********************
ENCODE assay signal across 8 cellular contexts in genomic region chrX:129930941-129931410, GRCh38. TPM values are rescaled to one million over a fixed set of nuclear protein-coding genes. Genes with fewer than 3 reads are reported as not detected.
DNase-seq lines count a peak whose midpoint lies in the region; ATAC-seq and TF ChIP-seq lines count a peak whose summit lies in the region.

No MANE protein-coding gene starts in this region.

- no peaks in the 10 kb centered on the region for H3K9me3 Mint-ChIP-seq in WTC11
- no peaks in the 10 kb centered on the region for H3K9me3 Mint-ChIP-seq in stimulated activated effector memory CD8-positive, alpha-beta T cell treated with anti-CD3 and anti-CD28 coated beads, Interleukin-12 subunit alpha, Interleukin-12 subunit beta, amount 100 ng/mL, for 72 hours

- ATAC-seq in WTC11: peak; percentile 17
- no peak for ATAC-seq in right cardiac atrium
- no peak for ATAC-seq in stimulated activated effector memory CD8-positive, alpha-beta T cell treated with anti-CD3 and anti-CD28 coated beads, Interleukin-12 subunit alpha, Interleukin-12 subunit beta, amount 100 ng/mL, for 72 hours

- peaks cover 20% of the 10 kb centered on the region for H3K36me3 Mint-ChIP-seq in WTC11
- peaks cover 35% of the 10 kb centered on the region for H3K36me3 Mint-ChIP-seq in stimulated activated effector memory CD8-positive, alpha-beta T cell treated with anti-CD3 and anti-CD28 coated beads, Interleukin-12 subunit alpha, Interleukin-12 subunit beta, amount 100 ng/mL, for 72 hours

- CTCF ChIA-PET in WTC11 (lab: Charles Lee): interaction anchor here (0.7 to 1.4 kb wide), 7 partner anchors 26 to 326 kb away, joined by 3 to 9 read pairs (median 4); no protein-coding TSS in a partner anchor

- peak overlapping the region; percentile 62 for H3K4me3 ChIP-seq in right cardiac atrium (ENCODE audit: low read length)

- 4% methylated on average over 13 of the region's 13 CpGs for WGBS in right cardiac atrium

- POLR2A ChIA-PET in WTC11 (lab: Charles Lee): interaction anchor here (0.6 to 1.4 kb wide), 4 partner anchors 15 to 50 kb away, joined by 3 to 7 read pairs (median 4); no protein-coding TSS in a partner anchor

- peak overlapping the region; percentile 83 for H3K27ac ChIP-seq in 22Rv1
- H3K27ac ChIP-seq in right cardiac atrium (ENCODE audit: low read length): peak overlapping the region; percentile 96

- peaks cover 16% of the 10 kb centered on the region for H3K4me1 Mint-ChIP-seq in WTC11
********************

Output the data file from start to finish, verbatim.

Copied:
ENCODE assay signal across 8 cellular contexts in genomic region chrX:129930941-129931410, GRCh38. TPM values are rescaled to one million over a fixed set of nuclear protein-coding genes. Genes with fewer than 3 reads are reported as not detected.
DNase-seq lines count a peak whose midpoint lies in the region; ATAC-seq and TF ChIP-seq lines count a peak whose summit lies in the region.

No MANE protein-coding gene starts in this region.

- no peaks in the 10 kb centered on the region for H3K9me3 Mint-ChIP-seq in WTC11
- no peaks in the 10 kb centered on the region for H3K9me3 Mint-ChIP-seq in stimulated activated effector memory CD8-positive, alpha-beta T cell treated with anti-CD3 and anti-CD28 coated beads, Interleukin-12 subunit alpha, Interleukin-12 subunit beta, amount 100 ng/mL, for 72 hours

- ATAC-seq in WTC11: peak; percentile 17
- no peak for ATAC-seq in right cardiac atrium
- no peak for ATAC-seq in stimulated activated effector memory CD8-positive, alpha-beta T cell treated with anti-CD3 and anti-CD28 coated beads, Interleukin-12 subunit alpha, Interleukin-12 subunit beta, amount 100 ng/mL, for 72 hours

- peaks cover 20% of the 10 kb centered on the region for H3K36me3 Mint-ChIP-seq in WTC11
- peaks cover 35% of the 10 kb centered on the region for H3K36me3 Mint-ChIP-seq in stimulated activated effector memory CD8-positive, alpha-beta T cell treated with anti-CD3 and anti-CD28 coated beads, Interleukin-12 subunit alpha, Interleukin-12 subunit beta, amount 100 ng/mL, for 72 hours

- CTCF ChIA-PET in WTC11 (lab: Charles Lee): interaction anchor here (0.7 to 1.4 kb wide), 7 partner anchors 26 to 326 kb away, joined by 3 to 9 read pairs (median 4); no protein-coding TSS in a partner anchor

- peak overlapping the region; percentile 62 for H3K4me3 ChIP-seq in right cardiac atrium (ENCODE audit: low read length)

- 4% methylated on average over 13 of the region's 13 CpGs for WGBS in right cardiac atrium

- POLR2A ChIA-PET in WTC11 (lab: Charles Lee): interaction anchor here (0.6 to 1.4 kb wide), 4 partner anchors 15 to 50 kb away, joined by 3 to 7 read pairs (median 4); no protein-coding TSS in a partner anchor

- peak overlapping the region; percentile 83 for H3K27ac ChIP-seq in 22Rv1
- H3K27ac ChIP-seq in right cardiac atrium (ENCODE audit: low read length): peak overlapping the region; percentile 96

- peaks cover 16% of the 10 kb centered on the region for H3K4me1 Mint-ChIP-seq in WTC11